Clinical Assessment: Mr Samsani will conduct a physical examination including a detailed history of your problem, clinical examination of the knee and obtain routine x-rays of the knee. To confirm the diagnosis you may also need to have special scans such as MRI and CT scan. After confirming the nature of the problem, Mr Samsani will also discuss with you the various treatment options available to treat the condition including non-operative and operative options. Usually a course of non-operative treatment is considered first and knee arthroscopy is considered when the non-operative treatment has been ineffective.

Tests: Once you have decided to proceed with the operation it is important to make sure that you are fit to undergo the operation. As part of the pre-operative assessment, you may have some or all of the following tests depending on your medical condition:

• Blood tests
• Urine tests
• X-ray of knee
• X-ray of chest

You may also require a medical examination by a medical doctor to make sure you are fit for surgery and identify any medical problems that could interfere with your surgery.

Inform Mr Samsani or his team all the medication you take regularly. You may be informed to stop taking certain medication before surgery.

A Physiotherapist will see you and advise you about exercises that will keep the knee in best possible condition before surgery and help to recover quickly after the operation.

The knee arthroscopy operation

You are likely to be admitted on the day of operation. Sometimes you may be admitted one night before the operation. You will be given instructions not to eat or drink for 6 hours before surgery.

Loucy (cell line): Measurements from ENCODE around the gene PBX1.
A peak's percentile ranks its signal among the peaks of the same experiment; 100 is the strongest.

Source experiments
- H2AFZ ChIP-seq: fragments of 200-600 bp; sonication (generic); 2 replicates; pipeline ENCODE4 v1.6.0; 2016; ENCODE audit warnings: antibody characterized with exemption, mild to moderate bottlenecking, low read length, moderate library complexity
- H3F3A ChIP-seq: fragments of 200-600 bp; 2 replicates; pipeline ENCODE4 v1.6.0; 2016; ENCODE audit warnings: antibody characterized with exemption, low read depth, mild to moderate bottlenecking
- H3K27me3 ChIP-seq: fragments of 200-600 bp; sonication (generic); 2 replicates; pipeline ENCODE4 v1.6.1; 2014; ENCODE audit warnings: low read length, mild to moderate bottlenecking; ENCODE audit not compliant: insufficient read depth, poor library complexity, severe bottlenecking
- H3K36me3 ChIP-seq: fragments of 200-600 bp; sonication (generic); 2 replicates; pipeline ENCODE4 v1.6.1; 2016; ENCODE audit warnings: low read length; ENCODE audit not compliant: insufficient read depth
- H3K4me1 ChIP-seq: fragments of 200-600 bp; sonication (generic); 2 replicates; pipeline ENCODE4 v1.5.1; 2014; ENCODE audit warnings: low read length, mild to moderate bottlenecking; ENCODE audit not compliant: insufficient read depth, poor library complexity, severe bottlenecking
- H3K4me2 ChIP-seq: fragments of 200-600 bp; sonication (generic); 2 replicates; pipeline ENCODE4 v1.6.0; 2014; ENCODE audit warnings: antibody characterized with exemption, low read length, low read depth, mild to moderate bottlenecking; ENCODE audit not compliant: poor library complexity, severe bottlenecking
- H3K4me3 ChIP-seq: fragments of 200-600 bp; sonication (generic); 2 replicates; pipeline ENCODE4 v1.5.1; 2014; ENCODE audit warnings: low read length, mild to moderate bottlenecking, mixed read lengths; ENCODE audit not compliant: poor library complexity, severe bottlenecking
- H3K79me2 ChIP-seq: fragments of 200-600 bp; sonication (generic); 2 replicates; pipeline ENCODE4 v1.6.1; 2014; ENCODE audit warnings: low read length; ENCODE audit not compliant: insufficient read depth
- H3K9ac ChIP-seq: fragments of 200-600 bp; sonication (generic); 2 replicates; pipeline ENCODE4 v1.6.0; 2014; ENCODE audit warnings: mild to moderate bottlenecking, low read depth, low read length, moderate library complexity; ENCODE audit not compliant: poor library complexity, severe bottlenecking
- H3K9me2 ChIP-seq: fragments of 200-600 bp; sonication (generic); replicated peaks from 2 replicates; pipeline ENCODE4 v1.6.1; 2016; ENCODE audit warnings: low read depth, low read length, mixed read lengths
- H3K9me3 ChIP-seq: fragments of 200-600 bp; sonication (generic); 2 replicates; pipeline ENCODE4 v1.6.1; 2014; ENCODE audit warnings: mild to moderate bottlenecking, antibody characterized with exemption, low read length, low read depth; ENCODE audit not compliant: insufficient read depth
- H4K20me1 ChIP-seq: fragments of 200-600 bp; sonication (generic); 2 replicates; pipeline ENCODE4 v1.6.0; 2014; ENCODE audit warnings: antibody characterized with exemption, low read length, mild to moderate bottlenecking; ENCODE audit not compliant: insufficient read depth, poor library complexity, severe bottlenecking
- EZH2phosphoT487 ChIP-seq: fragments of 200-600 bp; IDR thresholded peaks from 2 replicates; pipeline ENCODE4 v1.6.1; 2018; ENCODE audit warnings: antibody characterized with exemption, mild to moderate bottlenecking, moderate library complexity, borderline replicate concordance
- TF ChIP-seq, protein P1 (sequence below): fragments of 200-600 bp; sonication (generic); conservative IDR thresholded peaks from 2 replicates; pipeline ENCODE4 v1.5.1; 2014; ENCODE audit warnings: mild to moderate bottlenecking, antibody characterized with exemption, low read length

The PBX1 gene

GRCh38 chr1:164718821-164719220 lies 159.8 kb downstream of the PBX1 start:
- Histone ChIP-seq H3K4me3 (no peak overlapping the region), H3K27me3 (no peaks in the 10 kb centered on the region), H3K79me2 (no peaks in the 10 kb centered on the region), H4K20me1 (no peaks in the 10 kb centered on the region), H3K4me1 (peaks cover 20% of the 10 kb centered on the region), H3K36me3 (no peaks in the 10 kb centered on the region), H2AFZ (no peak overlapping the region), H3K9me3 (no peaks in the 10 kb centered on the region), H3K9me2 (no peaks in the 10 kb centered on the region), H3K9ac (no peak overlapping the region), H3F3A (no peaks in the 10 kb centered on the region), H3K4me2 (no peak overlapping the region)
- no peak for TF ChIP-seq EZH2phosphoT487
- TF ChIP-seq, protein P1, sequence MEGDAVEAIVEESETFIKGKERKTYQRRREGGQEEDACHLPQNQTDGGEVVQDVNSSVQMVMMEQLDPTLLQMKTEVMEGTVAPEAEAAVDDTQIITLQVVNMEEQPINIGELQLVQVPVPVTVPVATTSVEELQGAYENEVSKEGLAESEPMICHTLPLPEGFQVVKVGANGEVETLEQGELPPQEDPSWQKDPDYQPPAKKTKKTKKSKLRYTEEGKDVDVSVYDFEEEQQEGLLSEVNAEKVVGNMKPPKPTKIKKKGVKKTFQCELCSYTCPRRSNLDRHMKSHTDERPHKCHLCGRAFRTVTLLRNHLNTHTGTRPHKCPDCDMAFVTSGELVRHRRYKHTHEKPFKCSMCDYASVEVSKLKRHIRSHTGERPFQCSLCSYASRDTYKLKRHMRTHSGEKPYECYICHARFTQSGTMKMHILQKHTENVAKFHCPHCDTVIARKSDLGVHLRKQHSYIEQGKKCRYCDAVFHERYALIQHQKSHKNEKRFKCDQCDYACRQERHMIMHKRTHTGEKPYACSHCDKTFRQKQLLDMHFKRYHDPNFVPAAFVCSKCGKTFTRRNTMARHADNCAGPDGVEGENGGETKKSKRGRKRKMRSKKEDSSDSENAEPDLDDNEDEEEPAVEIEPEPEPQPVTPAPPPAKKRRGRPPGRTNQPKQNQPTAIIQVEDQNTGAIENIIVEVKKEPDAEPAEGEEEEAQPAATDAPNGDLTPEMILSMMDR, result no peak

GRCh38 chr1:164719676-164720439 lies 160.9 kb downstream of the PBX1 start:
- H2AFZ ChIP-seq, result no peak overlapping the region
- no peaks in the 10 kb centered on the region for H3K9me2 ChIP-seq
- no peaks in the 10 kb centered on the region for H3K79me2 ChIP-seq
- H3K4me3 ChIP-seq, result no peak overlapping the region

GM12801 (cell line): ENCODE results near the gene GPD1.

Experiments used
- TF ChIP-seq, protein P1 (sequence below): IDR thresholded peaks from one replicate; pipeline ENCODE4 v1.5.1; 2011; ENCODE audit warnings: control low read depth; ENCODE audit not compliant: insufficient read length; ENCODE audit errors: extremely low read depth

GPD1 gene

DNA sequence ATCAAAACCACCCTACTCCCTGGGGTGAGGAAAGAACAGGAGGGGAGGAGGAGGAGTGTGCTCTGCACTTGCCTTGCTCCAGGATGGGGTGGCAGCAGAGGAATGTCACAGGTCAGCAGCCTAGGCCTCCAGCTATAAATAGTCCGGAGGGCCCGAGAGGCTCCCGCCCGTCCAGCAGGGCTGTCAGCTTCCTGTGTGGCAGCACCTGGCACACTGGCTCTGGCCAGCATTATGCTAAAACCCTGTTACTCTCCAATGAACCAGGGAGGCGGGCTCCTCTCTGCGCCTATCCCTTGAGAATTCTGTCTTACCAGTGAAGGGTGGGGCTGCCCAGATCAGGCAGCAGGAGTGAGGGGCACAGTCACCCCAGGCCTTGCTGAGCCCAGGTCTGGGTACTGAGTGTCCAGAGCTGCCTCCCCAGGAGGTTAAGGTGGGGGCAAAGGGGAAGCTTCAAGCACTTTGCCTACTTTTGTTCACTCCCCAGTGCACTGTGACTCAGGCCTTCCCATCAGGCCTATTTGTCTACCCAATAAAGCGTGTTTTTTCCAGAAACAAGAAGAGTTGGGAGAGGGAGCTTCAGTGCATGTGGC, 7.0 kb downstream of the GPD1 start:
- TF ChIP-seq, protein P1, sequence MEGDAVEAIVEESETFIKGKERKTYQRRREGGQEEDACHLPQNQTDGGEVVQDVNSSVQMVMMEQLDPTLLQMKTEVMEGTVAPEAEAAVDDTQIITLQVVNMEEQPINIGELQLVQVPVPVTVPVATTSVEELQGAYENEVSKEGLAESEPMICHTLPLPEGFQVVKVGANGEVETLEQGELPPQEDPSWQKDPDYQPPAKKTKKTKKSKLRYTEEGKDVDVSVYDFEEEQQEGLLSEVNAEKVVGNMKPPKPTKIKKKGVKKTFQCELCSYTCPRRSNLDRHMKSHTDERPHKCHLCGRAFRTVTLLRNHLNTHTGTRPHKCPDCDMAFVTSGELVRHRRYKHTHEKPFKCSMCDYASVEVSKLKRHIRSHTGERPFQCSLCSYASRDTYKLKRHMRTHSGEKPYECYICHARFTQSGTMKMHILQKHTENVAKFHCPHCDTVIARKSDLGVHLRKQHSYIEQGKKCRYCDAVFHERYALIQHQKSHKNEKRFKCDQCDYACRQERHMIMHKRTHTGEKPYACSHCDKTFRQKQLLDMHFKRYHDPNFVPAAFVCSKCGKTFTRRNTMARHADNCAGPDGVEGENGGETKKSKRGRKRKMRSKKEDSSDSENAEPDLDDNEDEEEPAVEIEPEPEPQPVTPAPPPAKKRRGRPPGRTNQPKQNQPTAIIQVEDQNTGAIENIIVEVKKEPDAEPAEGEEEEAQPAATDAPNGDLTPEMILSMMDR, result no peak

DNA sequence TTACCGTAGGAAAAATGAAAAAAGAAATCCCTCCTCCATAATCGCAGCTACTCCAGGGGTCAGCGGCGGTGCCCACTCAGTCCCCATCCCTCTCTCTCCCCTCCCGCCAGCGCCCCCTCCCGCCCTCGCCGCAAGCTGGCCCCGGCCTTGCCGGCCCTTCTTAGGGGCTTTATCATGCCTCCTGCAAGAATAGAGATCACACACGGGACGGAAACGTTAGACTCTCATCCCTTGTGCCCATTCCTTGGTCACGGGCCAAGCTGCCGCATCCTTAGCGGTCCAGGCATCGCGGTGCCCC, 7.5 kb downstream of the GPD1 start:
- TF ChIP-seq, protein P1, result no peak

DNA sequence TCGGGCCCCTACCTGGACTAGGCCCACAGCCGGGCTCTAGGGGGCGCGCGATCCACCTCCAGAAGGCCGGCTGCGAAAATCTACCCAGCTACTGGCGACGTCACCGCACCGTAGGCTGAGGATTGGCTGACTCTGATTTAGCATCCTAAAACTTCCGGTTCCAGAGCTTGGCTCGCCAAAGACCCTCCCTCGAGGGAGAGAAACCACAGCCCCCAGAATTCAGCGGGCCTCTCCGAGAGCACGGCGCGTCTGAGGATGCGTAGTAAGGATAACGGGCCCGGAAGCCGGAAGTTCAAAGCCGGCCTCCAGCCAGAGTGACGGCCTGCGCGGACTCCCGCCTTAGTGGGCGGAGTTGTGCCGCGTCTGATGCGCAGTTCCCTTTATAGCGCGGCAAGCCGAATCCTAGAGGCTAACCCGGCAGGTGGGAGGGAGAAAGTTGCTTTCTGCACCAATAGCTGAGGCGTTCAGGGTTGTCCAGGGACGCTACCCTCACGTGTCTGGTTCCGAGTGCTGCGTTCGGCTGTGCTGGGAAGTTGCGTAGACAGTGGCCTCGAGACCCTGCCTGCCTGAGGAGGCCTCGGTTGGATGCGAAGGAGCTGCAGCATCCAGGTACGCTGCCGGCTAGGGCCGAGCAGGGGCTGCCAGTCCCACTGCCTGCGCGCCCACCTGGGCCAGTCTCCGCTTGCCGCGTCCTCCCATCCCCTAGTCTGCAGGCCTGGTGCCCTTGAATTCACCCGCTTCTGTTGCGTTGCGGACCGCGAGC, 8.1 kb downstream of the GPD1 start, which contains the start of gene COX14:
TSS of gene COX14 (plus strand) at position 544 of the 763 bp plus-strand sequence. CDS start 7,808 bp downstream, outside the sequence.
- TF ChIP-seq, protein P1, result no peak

Majority of knee arthroscopies are performed as day case operations. The operation usually takes 30 minutes to more than an hour depending on the findings and the treatment required.

A member of the anaesthetic team will see you before the operation and discuss the anaesthetic options. Knee arthroscopy is usually performed under general anaesthesia. Mr Samsani will also see you before the operation. Your knee will be identified and marked prior to anaesthetic being administered.

Once you are under anaesthetic, a tight band (tourniquet) is placed around the upper leg to allow a blood less operation and knee is prepared in a sterile fashion.

The telescope (arthroscope) is introduced into the knee through a small incision (less than 1cm) on the outer side of kneecap. Another small incision (less than 1cm) is placed on the inner side of kneecap to introduce special instruments (such as probe, shavers, scissors or lasers) that allow examination and treatment of knee problems. A sterile solution will be used to distend the knee and wash out the debris.

Knee arthroscopy is commonly used to treat the following conditions:

• Torn floating cartilage (meniscus). The tear of the cartilage is removed or occasionally repaired.
• Torn surface (articular) cartilage.
• Removal of loose bodies (broken bits of cartilage and bone).
• Reconstruction of anterior cruciate ligament.
• Removal of inflamed synovial tissue (lining of knee joint).
• Certain problems of knee cap (patella).
• Cleaning of infected knee joints
• Diagnosis of certain knee conditions.
• After completion of the procedure, the small incisions are closed either with a stitch or steri-strips (small sterile tapes). At the end of the procedure a local anaesthetic solution is injected into knee for pain relief. A bandage is placed around the knee.